A bigwig from EA admitting a mistake? Without PR guff? Outright saying they know players see the company as some kind of independent studio Van Helsing, creeping the stock market and stalking from company to company, driving a silver (well, silver plated at least), corporate stake through the heart of any original studio they buy out and force the remains to churn out garbage for the masses year in, year out?



    • Quadruplesword says:

      Don’t fall for it. It’s just damage control. I’m sure EA is already hard at work trying to figure out every possible way they can monetize Anthem. Companies like them are like politicians – they’re good at saying things rather than actually doing them.

      • diamondmx says:

        They’re actually really good at doing things.
        They’ve made the following things acceptable by the fact that they’re not lootboxes:
        On-disk DLC
        Day 1 DLC
        Vanity Microtransactions
        Gameplay affecting microtransactions
        Multiplayer gameplay affecting microtransactions
        Single-use microtransactions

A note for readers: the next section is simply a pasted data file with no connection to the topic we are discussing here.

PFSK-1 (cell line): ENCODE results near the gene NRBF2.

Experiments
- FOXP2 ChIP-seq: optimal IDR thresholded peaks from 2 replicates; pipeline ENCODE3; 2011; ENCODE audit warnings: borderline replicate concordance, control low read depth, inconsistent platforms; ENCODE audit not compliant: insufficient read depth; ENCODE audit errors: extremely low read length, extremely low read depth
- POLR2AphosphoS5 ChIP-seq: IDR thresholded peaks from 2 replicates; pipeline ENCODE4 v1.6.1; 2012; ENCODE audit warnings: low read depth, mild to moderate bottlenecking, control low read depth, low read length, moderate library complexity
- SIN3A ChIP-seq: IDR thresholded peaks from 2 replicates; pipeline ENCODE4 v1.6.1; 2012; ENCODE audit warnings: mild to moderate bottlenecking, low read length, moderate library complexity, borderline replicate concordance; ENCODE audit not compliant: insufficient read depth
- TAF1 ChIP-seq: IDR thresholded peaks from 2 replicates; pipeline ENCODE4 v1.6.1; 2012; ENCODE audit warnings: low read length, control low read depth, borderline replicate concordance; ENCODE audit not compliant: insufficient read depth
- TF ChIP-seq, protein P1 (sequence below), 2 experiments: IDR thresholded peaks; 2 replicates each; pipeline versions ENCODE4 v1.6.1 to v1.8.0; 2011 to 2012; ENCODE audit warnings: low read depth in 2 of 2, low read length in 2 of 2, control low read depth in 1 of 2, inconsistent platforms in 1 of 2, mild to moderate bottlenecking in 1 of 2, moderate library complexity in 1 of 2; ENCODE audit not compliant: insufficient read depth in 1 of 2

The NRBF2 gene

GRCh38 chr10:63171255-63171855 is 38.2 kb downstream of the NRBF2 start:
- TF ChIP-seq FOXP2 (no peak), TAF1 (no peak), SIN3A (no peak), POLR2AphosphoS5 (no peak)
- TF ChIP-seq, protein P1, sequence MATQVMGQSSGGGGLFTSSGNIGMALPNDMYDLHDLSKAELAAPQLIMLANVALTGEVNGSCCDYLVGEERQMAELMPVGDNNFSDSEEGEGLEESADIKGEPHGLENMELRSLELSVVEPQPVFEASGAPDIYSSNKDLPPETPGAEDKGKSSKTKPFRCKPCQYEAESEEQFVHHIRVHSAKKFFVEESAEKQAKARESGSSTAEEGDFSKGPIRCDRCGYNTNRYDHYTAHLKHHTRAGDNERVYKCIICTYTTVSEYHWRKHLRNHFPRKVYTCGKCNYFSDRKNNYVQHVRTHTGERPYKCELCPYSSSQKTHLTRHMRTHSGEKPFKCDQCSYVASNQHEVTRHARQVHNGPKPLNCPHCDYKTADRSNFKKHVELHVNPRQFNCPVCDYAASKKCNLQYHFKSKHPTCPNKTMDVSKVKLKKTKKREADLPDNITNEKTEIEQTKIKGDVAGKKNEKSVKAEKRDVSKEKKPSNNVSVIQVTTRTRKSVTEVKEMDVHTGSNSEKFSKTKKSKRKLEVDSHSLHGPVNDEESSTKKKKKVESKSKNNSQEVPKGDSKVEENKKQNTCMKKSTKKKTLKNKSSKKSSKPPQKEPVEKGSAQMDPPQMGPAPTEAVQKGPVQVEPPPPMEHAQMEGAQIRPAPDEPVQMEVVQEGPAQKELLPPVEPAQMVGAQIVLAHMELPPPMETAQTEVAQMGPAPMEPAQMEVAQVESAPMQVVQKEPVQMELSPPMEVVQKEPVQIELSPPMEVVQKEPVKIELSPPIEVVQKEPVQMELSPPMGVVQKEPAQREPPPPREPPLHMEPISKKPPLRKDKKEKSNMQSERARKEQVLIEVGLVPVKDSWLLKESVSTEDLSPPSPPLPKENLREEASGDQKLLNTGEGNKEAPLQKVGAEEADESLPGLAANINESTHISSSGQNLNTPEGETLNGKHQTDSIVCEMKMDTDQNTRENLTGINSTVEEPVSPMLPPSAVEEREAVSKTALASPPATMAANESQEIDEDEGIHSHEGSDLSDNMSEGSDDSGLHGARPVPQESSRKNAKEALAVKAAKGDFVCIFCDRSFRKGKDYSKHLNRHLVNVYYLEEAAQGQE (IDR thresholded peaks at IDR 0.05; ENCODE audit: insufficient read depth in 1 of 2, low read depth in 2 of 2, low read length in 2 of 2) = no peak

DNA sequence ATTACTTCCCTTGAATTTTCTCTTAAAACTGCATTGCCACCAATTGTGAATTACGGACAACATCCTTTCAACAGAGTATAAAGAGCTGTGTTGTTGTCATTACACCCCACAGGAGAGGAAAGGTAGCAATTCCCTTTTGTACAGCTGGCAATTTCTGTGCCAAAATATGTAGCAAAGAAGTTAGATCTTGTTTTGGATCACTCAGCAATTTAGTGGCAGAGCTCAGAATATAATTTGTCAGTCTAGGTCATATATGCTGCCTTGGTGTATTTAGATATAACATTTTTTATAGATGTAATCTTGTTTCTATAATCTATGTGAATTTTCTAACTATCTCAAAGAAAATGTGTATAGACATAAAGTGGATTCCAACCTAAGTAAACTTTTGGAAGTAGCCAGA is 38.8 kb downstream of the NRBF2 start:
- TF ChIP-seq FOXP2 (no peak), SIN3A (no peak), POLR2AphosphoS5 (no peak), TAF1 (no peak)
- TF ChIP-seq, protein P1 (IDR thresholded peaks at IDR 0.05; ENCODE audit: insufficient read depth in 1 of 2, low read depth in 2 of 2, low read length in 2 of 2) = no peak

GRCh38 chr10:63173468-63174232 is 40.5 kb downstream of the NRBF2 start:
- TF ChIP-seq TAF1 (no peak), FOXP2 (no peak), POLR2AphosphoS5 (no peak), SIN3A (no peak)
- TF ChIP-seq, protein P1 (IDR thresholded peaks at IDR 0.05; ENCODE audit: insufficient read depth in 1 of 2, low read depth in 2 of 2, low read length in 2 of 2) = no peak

Story and gameplay DLC and microtransactions clearly carved out of the full game.
        Horse Armour.

        Think back to the things we’ve been frustrated with before, in the last 10-15 years, because they were trying to scrape every penny they could out of our wallets, and each time they take 2 steps forward and 1 step back.
        Look at the ways people, even now, are trying to ask that EA just make the lootboxes a little less atrocious (limit spending, make the items available for a slight premium as purchasables, not include duplicates) – rather than just saying Lootboxes aren’t acceptable.
        They’ve done a lot. And every bit of it screws over the gamer. Fuck EA, Konami, and Ubisoft.

    • grimdanfango says:

      They trot out the same faux-earnest telling-it-straight apology crap every single time they get caught with their hand in the cookie jar. They’ve pretty much got it down to an art-form at this point.

      Go back and look at their apologies for the release state of Sim City (2013). This summed it up rather perfectly: link to youtube.com

    • grimdanfango says:

      Heh, in fact, right on cue, Jim breaks this latest EA statement down to precisely what it really amounts to:

  15. zind says:

    “We had the intent that was designed for us to have more people play it over a longer period of time”

    Weird, seems like we used to be able to play games we liked for a very long time without needing loot boxes. I guess dedicated servers don’t really let them get a hand in the wallet though.